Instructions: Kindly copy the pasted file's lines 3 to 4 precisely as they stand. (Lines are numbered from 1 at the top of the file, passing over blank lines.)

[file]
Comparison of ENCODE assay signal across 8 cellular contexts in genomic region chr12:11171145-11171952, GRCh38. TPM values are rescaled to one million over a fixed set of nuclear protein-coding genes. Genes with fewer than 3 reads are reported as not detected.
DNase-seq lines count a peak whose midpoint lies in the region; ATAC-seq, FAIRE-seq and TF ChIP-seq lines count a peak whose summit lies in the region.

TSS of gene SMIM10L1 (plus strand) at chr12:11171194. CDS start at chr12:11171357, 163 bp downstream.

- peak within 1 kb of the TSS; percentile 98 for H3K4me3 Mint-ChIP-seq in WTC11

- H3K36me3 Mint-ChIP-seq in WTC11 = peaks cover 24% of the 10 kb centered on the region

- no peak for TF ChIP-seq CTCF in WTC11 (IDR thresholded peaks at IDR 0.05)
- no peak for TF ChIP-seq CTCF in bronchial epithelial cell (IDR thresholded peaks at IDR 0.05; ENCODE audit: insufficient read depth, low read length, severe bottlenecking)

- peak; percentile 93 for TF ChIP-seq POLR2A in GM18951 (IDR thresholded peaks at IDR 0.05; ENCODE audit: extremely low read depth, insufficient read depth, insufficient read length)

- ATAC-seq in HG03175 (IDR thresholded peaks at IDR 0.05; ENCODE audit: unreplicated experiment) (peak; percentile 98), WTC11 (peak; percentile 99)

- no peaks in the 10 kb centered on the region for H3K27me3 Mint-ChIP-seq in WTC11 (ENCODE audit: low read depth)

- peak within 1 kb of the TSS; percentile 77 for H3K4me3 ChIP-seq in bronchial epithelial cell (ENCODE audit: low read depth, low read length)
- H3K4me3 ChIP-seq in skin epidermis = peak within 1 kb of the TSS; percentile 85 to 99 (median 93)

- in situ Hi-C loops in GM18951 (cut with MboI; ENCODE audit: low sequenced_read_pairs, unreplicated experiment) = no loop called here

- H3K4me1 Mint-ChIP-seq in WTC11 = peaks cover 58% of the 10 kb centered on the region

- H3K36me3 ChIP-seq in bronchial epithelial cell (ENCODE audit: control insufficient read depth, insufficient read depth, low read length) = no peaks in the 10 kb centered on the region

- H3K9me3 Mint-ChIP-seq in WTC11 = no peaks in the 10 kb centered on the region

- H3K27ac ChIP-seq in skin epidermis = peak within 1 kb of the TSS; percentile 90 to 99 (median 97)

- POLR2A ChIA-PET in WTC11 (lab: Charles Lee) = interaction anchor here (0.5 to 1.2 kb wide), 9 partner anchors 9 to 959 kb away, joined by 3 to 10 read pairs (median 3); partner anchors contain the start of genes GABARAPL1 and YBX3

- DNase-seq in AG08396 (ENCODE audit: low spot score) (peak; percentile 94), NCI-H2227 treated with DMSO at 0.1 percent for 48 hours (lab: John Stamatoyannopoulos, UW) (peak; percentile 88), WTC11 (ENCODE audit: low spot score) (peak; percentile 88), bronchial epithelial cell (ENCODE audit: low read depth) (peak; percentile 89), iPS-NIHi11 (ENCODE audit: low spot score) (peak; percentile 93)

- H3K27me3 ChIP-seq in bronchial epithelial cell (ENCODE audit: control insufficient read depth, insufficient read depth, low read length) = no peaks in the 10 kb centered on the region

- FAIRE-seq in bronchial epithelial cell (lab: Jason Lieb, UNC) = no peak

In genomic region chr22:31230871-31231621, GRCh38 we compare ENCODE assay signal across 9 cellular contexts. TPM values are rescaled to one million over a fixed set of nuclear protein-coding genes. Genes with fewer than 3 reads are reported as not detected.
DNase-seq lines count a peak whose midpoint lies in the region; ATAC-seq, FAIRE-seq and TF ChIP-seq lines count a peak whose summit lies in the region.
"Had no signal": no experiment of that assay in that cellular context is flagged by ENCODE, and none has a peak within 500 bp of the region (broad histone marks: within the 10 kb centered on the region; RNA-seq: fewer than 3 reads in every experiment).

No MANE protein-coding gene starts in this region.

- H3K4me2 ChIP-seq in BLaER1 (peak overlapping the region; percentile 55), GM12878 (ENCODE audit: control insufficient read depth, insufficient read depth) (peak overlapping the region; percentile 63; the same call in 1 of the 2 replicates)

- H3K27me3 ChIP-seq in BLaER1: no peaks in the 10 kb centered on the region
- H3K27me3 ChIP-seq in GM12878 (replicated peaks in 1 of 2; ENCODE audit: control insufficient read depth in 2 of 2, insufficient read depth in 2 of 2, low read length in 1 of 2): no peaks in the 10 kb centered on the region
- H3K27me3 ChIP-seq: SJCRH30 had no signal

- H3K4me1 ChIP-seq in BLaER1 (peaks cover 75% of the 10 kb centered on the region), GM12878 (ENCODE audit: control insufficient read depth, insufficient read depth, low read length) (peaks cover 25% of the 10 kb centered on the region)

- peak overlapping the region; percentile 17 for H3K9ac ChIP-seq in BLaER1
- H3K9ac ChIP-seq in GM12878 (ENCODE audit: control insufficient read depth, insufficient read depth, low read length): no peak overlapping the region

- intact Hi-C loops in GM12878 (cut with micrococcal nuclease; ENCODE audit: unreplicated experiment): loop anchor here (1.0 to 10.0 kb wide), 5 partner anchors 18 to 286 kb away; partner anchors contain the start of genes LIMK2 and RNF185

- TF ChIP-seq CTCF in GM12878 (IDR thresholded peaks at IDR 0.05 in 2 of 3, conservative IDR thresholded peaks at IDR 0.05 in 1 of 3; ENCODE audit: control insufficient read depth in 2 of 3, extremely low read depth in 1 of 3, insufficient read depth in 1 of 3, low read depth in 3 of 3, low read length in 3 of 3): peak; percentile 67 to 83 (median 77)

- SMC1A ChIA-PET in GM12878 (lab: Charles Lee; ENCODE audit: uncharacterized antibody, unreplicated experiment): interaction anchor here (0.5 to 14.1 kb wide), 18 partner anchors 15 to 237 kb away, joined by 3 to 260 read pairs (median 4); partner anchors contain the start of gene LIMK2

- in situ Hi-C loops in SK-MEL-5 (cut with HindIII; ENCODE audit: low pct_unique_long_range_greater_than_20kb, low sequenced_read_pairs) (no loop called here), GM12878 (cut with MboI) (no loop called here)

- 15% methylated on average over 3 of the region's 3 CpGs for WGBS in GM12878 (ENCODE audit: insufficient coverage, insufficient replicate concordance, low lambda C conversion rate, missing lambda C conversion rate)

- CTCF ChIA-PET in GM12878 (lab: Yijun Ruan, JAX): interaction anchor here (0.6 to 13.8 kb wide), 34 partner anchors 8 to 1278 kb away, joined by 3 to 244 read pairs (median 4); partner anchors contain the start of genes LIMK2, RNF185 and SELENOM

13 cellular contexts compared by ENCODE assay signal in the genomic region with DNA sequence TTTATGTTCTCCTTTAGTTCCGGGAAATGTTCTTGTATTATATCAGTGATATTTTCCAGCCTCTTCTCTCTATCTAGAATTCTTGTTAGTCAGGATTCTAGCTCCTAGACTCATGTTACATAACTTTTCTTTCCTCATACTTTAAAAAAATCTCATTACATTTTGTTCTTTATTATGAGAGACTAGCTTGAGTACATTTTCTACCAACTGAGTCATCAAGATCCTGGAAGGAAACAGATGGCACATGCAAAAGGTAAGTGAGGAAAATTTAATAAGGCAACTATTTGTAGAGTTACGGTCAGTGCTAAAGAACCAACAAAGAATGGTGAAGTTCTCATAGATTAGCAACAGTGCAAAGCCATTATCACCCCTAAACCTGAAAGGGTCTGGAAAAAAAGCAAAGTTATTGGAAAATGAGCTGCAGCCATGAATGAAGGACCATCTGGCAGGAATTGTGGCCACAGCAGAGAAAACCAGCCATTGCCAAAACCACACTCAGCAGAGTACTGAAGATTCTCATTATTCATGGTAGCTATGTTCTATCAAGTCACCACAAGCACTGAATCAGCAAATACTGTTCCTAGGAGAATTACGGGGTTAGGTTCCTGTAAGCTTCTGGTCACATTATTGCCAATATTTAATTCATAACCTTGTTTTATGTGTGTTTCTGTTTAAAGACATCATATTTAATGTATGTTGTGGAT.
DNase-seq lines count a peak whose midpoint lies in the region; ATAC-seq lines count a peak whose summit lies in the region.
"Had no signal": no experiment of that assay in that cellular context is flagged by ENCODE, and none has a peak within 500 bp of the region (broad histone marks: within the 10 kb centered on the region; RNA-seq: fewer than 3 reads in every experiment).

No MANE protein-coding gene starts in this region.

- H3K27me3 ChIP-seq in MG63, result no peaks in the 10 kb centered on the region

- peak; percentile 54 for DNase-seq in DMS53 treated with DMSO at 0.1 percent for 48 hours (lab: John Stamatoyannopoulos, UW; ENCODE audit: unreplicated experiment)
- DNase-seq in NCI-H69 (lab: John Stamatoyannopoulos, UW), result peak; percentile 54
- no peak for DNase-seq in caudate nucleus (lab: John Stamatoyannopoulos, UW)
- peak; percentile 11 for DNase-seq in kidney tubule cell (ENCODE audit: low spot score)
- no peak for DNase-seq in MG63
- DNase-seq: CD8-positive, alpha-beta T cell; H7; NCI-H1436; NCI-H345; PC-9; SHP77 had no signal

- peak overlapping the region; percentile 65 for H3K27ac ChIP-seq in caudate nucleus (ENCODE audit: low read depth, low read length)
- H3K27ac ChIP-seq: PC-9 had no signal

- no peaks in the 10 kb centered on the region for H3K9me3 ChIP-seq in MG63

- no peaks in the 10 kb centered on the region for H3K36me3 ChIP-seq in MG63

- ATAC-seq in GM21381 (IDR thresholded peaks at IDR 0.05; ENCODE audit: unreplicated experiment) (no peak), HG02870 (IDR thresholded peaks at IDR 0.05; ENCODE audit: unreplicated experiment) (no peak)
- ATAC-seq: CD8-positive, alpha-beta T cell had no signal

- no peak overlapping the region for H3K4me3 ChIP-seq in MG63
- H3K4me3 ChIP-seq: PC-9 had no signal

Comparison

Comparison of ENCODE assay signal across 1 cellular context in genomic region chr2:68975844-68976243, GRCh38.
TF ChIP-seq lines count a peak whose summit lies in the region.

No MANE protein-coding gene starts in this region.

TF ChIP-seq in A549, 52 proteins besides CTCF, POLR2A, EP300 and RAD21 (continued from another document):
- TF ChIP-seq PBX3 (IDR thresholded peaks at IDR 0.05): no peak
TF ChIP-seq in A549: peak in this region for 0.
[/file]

TSS of gene SMIM10L1 (plus strand) at chr12:11171194. CDS start at chr12:11171357, 163 bp downstream.

- peak within 1 kb of the TSS; percentile 98 for H3K4me3 Mint-ChIP-seq in WTC11